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Zhuo-Ning Su: A Berliner in Venice

Our film editor Zhuo-Ning Su took a trip down south for the Venice film festival. Here's one head-over-heels Berliner's perspective on the glamourous affair.

Image for Zhuo-Ning Su: A Berliner in Venice
Photo by HartemLijn (CC BY-SA 4.0)

If the Berlinale is the reigning winter film festival and Cannes has the summer all to itself, Venice announces early autumn and ushers in the whole shebang of the year-end award season. Having celebrated its 72nd edition this year, which made it the oldest of its kind worldwide, the Venice Film Festival delivered another slate of cinematic delights and we were there to tell you all about it.

Starting with the best of fest: Venezuelan director Lorenzo Vigas made a piercingly observant, astonishingly assured feature debut in the form of Desde allá (From Afar). Set around a well-off, middle-aged dentures shop owner and a delinquent adolescent he picks up from the streets, the eventual Golden Lion winner describes an unconventional relationship with razor-sharp accuracy while boldly touching on taboos, forbidden impulses, uncomfortable truths and inexplicable workings of the human psyche. Making you uneasy in all the right ways, this fearless character study formally announces the arrival of a commanding new voice onto the stage of world cinema. Also hailing from Latin America is Mexican director Rodrigo Plá’s dramatic thriller Un monstruo de mil cabezas (A Monster With a Thousand Heads), which follows an everywoman on a desperate journey to get the medicine her dying husband needs. Shot and edited with impeccable timing, the multi-perspective narrative provides a tremendous vantage point from which to witness the escalation of violence and a tragedy in the making. Lean, controlled, breathlessly tense, it’s 74 suspenseful minutes without an ounce of fat. Still staying on the same continent, El Clan (The Clan) from Argentina delivers a fascinating portrait of the popular Puccio family who kidnapped and killed people on the side in the ‘80s. Directed with mean, muscular authority by Pablo Trapero, the unbelievable biopic should have no trouble pleasing art house lovers and genre fans alike.

Boasting the rarefied DNA of pure high art, on the other hand, is Russian maestro Aleksandr Sokurov’s manically scholarly Francofonia. Using the Louvre as backdrop and its occupation by Nazi Germany during WWII as context, the vast, colorful mix-form documentary-narrative feature examines the preservation of culture under extreme circumstances while reflecting on the very essence of civilization. While the encyclopedic coverage of the film no doubt comes across as bulky, there’s no denying the graceful sophistication and expressive vitality on display. Also made for an absolute niche audience but on a comparatively miniscule scale is the stop-motion animation film Anomalisa. Springing from the endlessly creative, endlessly weird mind of Charlie Kaufman, the story about a successful but lonely motivational speaker who may have found his soulmate during a business trip is limited in scope, yet delights in its every aspect. Quirky, awkward, incredibly tender, it’s a movie that wins your heart for just how entirely, endearingly out of place it seems.         

More mainstream but still rocking some degree of fierce, pointed indie spirit are a pair of English-language films: the erotic thriller A Bigger Splash and the African civil war drama Beasts of No Nation. With a ridiculously hot cast of Ralph Fiennes, Tilda Swinton, Dakota Johnson and Matthias Schoenaerts, the former is class-A cinematic tease until it arrives at its tonally misguided third act. That said, the delicious, sexually charged vibe is priceless, as is the gorgeous Italian scenery accompanied by the wild, eclectic music selection. There’s next to no laugh to be had in the latter – a gritty, horrific, extremely depressing affair. Depicting the inhumanity of war as seen through the eyes of a child soldier, it’s a beautifully acted and produced coming-of-age tale, a mercilessly immersive experience that also serves as a strong dose of reality.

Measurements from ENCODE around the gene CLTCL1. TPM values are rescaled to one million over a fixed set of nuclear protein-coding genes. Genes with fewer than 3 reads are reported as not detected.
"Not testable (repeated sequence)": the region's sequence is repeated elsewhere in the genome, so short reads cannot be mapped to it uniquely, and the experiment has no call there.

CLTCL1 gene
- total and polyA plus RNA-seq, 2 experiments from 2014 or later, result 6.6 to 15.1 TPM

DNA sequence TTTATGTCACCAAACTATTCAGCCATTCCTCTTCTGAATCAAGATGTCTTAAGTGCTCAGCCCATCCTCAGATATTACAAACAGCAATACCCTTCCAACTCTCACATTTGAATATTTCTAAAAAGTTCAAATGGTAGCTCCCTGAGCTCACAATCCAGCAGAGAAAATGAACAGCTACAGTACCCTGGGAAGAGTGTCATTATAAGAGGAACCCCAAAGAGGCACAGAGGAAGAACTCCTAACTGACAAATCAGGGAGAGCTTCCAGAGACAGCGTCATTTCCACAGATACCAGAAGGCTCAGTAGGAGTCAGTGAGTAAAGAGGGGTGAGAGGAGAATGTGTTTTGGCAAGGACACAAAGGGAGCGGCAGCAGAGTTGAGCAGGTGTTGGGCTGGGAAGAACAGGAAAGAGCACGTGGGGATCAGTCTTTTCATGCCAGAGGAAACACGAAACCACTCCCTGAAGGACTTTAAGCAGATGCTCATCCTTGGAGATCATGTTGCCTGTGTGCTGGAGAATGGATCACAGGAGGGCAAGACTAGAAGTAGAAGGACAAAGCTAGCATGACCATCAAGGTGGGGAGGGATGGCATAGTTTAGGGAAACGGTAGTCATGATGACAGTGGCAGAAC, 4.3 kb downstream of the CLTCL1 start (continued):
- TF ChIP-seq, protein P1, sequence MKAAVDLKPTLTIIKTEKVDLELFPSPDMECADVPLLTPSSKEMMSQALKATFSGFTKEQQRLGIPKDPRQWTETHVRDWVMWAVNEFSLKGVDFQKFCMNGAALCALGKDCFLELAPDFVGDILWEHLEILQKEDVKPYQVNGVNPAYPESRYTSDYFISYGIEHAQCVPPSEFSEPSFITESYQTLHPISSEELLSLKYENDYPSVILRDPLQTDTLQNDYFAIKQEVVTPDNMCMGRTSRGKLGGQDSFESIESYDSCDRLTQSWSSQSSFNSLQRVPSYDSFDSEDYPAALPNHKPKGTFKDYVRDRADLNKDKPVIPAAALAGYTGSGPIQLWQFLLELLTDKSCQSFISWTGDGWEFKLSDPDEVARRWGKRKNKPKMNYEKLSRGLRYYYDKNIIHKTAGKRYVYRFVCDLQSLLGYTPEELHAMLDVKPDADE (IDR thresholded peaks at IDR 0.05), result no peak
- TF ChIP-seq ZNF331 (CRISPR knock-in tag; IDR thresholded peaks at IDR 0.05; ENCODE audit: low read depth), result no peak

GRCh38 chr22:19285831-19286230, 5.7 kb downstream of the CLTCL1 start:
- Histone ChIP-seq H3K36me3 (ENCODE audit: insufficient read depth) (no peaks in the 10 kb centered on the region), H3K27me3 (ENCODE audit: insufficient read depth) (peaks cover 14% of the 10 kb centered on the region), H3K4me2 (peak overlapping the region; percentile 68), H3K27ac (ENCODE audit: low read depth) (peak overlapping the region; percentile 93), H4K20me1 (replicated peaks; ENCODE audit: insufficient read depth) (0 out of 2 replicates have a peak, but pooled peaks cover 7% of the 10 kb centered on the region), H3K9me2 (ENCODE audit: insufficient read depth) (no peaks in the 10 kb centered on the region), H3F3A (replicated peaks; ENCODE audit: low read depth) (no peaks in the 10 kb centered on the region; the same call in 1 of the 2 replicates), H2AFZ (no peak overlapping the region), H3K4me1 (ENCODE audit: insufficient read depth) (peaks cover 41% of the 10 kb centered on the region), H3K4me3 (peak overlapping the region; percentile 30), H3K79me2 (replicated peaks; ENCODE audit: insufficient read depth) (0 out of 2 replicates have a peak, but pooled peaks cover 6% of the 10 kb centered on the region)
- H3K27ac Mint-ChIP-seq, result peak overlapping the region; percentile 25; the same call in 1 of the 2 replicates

Veering further towards populist filmmaking and we get a couple of Oscar hopefuls in the biopic The Danish Girl and the ensemble investigative drama Spotlight. Freshly minted Academy Award winner Eddie Redmayne, of course, plays the titular girl who was born a man and grew up to be one of Denmark’s most renowned painters. The growing conviction of a misplaced gender eventually leads him to undergo a sex reassignment surgery, and since Tom Hooper directs it, you can imagine teary scenarios set against golden, meticulously arranged tableaux. Spotlight, meanwhile, chronicles the efforts of eponymous newspaper team at the Boston Globe to uncover cases of abuse by Catholic priests in the 90’s. The serious-minded drama certainly has its sights on admirable goals and its heart in the right place, although its square, blandly conservative approach can’t quite get through to this viewer.     

Having seen such brilliant and not-so-brilliant films, in hindsight, attending the Venice Film Festival literally feels like a dream. Watching dozens of movies in ten days is in itself a feverish experience. And what surreally glorious location to watch them in too! Navigating the labyrinthine streets of the city and riding the vaporetto across a sea of glittering reflections, you often find yourself in a romantic stupor even before reaching the theater and diving into the imagination of filmmakers everywhere. So yes, as exhausting as it can be, there’s something irreplaceably wonderful about getting drunk on film in the city of water. Should we be so lucky to get to go again next year, we’ll sound back and let you know if everything’s still floating, if more unforgettable work or remarkable new talents have surfaced.